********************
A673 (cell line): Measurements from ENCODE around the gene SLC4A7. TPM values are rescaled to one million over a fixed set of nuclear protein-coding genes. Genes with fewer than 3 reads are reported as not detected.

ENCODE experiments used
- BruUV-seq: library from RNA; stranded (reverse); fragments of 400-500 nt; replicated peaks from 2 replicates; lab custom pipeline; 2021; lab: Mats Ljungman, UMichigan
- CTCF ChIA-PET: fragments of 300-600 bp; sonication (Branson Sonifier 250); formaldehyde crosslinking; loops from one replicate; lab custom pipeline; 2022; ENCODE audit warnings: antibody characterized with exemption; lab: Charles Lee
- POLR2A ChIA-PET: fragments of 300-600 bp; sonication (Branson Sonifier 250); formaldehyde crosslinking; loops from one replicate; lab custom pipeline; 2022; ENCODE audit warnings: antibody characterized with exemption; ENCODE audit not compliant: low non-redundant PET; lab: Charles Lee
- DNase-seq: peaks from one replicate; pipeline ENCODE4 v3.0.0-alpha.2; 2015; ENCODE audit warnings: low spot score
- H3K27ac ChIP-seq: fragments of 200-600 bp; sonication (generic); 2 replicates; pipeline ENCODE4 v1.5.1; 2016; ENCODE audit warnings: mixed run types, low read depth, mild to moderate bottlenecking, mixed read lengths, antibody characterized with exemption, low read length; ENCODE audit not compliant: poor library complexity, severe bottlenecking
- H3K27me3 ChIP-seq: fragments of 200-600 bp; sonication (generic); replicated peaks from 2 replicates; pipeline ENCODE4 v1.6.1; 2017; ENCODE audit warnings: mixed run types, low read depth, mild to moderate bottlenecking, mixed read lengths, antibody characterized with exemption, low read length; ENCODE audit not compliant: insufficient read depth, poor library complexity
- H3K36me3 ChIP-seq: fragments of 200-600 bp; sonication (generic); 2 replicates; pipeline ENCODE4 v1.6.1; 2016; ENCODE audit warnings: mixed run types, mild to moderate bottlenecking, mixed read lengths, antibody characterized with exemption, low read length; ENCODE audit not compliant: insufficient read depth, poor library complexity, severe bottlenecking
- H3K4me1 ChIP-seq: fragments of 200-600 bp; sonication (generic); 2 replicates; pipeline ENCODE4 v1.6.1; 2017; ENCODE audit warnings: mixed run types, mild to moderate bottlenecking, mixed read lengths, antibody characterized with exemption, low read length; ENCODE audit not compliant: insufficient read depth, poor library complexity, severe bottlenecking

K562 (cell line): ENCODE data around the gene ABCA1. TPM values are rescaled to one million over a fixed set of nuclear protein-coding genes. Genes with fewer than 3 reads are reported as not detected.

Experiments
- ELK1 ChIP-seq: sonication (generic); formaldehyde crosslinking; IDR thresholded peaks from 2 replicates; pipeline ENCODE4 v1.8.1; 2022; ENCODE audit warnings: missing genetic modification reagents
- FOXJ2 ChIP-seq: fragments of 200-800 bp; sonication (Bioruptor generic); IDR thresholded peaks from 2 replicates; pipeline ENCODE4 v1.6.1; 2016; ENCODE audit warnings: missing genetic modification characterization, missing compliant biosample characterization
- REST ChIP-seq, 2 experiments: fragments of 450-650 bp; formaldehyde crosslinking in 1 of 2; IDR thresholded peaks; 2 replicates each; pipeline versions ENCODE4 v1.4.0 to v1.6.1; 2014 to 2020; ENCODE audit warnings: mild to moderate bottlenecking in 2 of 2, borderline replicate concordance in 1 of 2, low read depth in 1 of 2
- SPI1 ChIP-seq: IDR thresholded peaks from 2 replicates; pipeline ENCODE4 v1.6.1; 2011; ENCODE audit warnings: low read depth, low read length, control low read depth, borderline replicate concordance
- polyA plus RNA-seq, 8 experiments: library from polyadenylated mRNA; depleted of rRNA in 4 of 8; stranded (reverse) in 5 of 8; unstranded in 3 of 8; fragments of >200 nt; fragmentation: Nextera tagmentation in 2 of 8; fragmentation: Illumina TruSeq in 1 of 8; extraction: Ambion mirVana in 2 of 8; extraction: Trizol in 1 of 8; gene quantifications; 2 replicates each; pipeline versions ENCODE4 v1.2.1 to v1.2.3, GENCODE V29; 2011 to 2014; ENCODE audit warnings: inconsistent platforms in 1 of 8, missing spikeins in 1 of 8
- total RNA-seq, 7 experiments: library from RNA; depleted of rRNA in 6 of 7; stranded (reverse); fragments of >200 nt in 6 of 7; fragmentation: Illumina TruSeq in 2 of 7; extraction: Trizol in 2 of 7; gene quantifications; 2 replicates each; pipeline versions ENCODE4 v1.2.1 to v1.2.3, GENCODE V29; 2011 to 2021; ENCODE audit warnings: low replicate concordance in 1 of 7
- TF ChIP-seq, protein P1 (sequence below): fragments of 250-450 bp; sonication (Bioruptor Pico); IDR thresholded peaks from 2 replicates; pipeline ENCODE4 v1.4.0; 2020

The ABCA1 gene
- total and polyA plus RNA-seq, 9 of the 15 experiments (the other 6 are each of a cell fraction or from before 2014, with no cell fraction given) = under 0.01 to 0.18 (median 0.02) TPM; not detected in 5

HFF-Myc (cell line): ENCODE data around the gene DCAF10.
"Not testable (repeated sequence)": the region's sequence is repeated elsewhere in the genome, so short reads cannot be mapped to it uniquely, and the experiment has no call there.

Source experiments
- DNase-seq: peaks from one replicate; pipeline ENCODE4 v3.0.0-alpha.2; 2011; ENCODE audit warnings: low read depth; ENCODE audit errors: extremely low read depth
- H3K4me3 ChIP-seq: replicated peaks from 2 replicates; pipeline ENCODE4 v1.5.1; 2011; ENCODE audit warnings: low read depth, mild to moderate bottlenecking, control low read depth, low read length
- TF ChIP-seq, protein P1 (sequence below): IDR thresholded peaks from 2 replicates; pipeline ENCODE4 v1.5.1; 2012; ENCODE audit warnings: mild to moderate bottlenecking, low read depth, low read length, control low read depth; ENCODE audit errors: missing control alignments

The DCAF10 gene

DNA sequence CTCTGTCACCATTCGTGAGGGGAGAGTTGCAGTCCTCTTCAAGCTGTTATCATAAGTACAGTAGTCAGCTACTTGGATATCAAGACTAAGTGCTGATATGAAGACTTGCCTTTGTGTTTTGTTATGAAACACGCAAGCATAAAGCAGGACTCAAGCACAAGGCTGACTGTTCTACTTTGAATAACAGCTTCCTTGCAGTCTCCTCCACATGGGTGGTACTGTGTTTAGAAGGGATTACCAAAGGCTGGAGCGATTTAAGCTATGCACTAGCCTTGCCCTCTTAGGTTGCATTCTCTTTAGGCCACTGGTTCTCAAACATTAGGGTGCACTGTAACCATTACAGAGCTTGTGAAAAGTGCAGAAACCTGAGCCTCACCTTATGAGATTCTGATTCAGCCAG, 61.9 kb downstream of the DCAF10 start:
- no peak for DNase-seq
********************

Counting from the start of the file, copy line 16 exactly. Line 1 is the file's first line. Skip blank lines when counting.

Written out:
- SPI1 ChIP-seq: IDR thresholded peaks from 2 replicates; pipeline ENCODE4 v1.6.1; 2011; ENCODE audit warnings: low read depth, low read length, control low read depth, borderline replicate concordance